Of all the numerous cellular mechanisms that are present at various brain interfaces the least studied, particularly in the human embryo and fetus, are these efflux mechanisms. Efflux mechanisms are of considerable significance, not only because they are fundamental biological mechanisms important for normal function in the adult and developing brain but also because of their clinical relevance as potential protective mechanisms in the brain(see Discussion). In this study we report on the immunohistochemically defined spatial and temporal distribution of three key ABC transporters (ABCB1, ABCC1, ABCG2) in human embryonic and fetal brain. We describe their emergence and in some cases decline in the barrier interfaces of the developing human brain from the period of development before vascularization of the brain (i.e. before the advent of the blood-brain barrier itself), through the first appearance of the choroid plexuses, the first stages of CSF secretion and differentiation of the outer meningeal interfaces with subsequent establishment of the subarachnoid space.
Adult brain is separated from the periphery by a set of morphological and physiological mechanisms that are present at various interfaces between the brain parenchyma and surrounding fluids. There are 5 main interfaces identified in the adult brain: (a) The arachnoid barrier, (b) The blood-brain barrier, (c) The blood-CSF barrier, (d) Circumventricular organs (CVO barrier), (e) The adult inner CSF-brain interface. An additional sixth interface, (f) The embryonic CSF-brain interface, is present only in the fetus. A brief summary is provided in the Supplementary Material (Supplementary Figure 1) in order to facilitate the understanding of results.
Here we present the data describing the sequential appearance of these barriers in the brain from the earliest embryonic stage (4–5 weeks post conception, wpc) to mid-gestation. The results are based on the individual barriers and interfaces as they first become established. We used immunopositivity for the fetal protein, α-fetoprotein (AFP) to indicate the diffusional restraint to a large hydrophilic molecule (marker of passive permeability) and the distribution of ABC efflux transporters as a marker of potential functionality of individual interfaces.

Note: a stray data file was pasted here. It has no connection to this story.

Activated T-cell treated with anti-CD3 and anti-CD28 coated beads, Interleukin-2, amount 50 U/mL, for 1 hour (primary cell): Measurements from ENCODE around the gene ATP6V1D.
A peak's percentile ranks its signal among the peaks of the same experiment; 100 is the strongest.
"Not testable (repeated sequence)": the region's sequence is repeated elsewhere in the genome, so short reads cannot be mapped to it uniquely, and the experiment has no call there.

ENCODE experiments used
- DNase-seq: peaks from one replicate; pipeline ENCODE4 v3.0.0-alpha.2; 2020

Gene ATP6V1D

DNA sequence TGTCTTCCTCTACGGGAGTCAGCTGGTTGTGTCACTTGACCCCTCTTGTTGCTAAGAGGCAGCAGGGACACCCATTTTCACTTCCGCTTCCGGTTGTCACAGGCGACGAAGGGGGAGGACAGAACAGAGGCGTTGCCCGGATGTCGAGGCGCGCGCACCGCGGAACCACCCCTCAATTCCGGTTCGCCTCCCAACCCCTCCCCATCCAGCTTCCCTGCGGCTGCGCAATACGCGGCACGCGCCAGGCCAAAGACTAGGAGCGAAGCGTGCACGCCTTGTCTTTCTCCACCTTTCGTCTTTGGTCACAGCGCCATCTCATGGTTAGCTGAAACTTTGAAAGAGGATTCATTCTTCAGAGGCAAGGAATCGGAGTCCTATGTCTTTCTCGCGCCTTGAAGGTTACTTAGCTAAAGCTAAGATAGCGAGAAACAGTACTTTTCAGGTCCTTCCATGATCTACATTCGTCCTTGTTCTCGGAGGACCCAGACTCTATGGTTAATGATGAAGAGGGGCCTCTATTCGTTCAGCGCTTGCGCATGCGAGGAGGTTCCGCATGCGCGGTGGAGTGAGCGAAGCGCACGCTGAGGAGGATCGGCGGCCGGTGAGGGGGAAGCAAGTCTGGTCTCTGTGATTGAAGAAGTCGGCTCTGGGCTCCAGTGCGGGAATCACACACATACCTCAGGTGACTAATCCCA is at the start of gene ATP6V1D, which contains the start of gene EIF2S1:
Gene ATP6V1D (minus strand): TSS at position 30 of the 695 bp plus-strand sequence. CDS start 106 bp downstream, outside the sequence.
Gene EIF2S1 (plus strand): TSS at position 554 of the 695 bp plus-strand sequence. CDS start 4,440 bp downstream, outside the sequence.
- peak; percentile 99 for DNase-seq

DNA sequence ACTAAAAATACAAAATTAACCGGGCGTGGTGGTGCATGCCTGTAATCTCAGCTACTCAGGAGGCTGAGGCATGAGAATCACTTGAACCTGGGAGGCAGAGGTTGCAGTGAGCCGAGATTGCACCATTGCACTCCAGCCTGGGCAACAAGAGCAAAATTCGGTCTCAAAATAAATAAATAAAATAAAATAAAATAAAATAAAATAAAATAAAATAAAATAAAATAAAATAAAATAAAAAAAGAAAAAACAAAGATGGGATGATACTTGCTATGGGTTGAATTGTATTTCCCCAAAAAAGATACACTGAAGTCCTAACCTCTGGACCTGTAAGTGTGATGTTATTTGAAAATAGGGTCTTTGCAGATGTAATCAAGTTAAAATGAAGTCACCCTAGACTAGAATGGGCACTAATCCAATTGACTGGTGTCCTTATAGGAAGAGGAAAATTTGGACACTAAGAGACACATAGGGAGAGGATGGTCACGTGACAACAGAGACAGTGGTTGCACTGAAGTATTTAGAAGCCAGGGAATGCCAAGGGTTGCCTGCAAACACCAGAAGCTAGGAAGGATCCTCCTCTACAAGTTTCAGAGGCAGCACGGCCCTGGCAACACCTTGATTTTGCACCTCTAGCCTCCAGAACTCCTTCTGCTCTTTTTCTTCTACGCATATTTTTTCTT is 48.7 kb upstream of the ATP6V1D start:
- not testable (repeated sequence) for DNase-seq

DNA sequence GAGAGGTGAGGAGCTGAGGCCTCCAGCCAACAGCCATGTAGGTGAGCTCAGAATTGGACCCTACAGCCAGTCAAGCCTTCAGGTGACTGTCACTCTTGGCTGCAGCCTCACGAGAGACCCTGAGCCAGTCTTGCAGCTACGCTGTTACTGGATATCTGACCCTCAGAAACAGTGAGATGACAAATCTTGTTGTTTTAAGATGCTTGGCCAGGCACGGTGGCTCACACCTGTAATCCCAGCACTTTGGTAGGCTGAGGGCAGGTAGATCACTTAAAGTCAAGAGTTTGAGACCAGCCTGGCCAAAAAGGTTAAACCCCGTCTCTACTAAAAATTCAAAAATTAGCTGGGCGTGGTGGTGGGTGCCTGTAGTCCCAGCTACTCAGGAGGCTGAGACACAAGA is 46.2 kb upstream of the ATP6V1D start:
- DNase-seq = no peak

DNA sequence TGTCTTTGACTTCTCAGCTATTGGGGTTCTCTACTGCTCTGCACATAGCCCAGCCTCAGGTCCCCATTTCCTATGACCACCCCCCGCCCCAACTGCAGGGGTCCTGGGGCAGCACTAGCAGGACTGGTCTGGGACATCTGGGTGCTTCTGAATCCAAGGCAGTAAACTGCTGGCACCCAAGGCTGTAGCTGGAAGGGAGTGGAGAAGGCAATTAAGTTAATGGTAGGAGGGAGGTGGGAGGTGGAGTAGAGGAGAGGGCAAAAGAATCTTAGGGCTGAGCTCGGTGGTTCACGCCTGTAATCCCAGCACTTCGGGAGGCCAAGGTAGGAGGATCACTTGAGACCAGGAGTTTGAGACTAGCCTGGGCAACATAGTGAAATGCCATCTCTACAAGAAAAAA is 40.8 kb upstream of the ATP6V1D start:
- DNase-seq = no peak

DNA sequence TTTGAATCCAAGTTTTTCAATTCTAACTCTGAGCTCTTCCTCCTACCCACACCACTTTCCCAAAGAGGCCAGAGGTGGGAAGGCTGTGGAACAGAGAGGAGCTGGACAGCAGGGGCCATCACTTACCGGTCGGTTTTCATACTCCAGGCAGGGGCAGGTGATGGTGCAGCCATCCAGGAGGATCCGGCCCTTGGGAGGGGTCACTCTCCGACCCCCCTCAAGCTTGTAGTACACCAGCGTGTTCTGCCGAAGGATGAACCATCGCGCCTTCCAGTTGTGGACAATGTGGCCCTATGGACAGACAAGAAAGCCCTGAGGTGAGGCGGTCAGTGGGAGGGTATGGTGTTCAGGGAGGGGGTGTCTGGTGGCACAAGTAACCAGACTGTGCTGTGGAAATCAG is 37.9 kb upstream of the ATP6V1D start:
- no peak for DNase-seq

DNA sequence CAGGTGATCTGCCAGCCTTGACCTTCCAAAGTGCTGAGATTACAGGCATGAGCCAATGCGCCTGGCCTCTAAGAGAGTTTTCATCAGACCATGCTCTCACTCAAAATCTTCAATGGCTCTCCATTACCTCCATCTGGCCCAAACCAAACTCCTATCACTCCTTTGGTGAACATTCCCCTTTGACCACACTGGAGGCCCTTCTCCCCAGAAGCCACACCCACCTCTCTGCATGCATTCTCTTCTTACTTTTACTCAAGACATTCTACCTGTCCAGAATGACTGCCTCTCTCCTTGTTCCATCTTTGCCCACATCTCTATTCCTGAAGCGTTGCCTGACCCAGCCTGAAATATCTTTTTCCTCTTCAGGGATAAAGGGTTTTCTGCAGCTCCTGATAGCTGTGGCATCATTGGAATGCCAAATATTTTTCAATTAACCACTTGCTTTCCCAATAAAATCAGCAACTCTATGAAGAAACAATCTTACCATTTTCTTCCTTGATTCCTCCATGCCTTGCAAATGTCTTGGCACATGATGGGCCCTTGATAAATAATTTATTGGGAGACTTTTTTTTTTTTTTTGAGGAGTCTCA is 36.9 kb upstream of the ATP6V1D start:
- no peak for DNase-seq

The earliest brain interfaces (5 wpc): Primary meninx, eCSF-brain interfaces and blood-brain barrier proper
By 5 wpc the neural tube has closed around a fluid-filled neuronal cavity, initially filled with amniotic fluid but progressively modified and referred to as eCSF (embryonic cerebrospinal fluid)12 before the appearance of the choroid plexuses but also at a time when the brain tissue has barely begun to be vascularized. The first exchange interfaces that are present in and around the developing brain are: (i) between the brain and the trapped fluid (eCSF) resulting from neurotube closure that in humans occurs around 26 days post conception (dpc) and (ii) between the brain and vascular, neural crest-derived loose mesenchyme forming the primary meninx at the outer surface of the brain anlage13. At this stage of development the forebrain is still devoid of vasculature (Fig. 1).
One of the first fetal plasma proteins that is present in the human embryonic circulation is the fetal protein α-fetoprotein (AFP)14, 15. A sagittal section through 5 wpc human embryonic forebrain, stained with antibodies to AFP is shown in Fig. 1A. As can be seen a strong immunopositive signal is detected in the primary meninx on the outside of the forebrain anlage. There is also a fainter immunostaining on the surface of the inner eCSF-brain interface (Fig. 1A). Brain parenchyma is devoid of AFP staining indicating that embryonic forebrain, even at such an early stage of development, is already separated from entry of plasma proteins from the periphery. However, at the same stage of development (5 wpc) in the hind- and midbrains the first blood vessels have penetrated into the brain parenchyma. Antibodies to CD 34 demonstrate the presence of blood vessels (Fig. 1B) while antibodies to claudin-5 demonstrate tight junctions present in these blood vessels (Fig. 1C). The tightness of these early penetrating blood vessels was further confirmed by staining consecutive sections with antibodies to AFP (Fig. 1D). This demonstrated that AFP was also kept out of the brain parenchyma in both mid- and hindbrains. This “tightness” of the blood-brain barrier, as demonstrated by claudin-5 positive endothelial cell tight junctions and exclusion of AFP from perivascular areas, persisted throughout the period investigated (Fig. 4A and ref. 16 based on the same material).